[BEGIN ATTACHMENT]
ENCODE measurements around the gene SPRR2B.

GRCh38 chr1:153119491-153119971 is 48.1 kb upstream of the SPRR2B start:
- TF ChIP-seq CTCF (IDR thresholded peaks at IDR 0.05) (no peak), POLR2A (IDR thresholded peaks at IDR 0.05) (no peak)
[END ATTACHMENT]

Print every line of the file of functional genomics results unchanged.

ENCODE measurements around the gene SPRR2B.

GRCh38 chr1:153119491-153119971 is 48.1 kb upstream of the SPRR2B start:
- TF ChIP-seq CTCF (IDR thresholded peaks at IDR 0.05) (no peak), POLR2A (IDR thresholded peaks at IDR 0.05) (no peak)